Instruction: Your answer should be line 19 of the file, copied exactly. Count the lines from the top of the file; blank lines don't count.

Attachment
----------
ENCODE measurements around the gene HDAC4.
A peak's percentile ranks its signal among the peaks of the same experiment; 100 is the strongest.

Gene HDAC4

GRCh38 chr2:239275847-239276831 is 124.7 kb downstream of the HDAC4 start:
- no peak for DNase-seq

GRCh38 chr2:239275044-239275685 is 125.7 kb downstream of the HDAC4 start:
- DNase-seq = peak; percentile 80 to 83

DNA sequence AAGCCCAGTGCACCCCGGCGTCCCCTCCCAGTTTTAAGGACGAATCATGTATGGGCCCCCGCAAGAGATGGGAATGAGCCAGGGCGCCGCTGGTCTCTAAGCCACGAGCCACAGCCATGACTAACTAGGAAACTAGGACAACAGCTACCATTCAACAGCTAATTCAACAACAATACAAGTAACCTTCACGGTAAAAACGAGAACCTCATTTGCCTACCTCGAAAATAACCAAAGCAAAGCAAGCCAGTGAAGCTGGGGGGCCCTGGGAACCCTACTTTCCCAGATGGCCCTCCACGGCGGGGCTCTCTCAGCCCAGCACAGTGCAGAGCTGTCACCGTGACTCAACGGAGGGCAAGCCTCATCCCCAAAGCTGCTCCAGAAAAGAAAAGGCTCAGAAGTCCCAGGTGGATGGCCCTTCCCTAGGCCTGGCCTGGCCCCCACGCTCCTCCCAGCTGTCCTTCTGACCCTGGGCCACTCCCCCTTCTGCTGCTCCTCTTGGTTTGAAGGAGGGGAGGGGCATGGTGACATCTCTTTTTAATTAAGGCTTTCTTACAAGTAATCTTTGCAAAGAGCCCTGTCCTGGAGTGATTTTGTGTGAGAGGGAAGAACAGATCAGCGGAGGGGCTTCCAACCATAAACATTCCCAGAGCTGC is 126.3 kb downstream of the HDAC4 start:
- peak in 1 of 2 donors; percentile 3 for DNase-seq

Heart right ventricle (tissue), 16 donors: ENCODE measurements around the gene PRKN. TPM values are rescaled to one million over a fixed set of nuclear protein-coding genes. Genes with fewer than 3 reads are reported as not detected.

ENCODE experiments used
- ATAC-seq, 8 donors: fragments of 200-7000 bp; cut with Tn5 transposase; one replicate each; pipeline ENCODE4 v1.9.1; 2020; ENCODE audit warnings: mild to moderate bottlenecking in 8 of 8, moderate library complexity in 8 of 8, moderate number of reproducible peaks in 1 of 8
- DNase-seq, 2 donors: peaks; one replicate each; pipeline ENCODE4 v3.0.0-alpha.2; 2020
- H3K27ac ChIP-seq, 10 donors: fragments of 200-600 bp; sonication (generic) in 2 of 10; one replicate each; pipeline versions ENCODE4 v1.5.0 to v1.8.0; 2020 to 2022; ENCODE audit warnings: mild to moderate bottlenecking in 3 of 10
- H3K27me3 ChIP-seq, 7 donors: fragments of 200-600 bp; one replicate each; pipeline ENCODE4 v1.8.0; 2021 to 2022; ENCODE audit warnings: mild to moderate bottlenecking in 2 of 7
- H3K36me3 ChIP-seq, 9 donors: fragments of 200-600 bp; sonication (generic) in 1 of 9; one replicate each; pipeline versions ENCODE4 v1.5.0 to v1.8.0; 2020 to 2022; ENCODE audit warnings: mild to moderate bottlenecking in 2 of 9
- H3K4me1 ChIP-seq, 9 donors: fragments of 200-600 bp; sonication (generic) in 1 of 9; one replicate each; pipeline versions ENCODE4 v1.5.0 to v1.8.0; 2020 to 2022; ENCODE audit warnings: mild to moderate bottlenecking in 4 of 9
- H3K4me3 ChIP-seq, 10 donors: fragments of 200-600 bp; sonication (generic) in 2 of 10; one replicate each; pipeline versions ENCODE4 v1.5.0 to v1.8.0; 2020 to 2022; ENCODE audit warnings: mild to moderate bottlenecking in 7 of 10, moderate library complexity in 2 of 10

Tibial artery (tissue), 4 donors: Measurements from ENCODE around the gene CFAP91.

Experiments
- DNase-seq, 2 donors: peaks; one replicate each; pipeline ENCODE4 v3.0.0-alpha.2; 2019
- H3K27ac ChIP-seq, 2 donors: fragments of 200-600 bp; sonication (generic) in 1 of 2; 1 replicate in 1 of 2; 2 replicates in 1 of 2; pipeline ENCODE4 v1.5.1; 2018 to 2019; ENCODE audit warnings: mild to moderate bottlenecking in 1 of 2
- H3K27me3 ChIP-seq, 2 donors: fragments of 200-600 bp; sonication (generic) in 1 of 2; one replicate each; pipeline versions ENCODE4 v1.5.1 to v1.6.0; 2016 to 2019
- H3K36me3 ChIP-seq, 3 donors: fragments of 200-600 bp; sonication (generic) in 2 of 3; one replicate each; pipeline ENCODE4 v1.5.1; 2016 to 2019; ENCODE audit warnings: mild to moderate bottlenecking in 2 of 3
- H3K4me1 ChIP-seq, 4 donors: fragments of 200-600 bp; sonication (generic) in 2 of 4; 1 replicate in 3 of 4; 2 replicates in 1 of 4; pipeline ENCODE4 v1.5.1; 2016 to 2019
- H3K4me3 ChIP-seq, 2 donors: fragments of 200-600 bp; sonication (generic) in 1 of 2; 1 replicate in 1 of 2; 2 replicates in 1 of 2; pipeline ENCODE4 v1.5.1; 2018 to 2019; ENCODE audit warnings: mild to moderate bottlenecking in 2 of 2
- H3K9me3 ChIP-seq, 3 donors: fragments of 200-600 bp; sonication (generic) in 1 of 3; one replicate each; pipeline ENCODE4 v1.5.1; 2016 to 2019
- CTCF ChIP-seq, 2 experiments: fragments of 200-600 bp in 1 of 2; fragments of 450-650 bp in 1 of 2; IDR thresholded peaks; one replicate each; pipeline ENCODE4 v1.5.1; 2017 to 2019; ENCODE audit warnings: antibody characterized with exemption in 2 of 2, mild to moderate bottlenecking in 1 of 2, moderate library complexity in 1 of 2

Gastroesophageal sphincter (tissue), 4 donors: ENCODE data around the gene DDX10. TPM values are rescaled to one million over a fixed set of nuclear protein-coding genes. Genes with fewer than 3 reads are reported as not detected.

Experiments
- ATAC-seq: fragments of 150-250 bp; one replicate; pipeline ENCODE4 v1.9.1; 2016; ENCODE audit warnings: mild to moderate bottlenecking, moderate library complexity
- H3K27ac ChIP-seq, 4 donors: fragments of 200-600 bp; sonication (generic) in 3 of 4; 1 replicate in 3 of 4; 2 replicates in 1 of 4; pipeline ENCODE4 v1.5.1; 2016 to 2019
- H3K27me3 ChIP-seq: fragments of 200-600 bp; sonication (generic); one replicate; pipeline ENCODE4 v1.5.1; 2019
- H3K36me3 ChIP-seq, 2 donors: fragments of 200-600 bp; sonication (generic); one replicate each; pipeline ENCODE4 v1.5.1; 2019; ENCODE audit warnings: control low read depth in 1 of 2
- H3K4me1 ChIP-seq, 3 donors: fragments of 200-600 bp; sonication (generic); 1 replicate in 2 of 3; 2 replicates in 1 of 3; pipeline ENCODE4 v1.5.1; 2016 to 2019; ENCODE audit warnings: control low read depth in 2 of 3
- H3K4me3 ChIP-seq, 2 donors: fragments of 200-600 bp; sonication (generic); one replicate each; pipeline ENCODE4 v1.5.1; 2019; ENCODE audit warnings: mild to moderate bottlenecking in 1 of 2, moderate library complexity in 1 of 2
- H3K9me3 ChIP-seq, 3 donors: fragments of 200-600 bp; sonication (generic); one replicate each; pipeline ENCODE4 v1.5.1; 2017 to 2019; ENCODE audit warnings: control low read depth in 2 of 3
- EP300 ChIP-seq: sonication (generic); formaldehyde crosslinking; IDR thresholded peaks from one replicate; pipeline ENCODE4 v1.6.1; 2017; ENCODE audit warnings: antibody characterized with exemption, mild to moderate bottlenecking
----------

Tibial artery (tissue), 4 donors: Measurements from ENCODE around the gene CFAP91.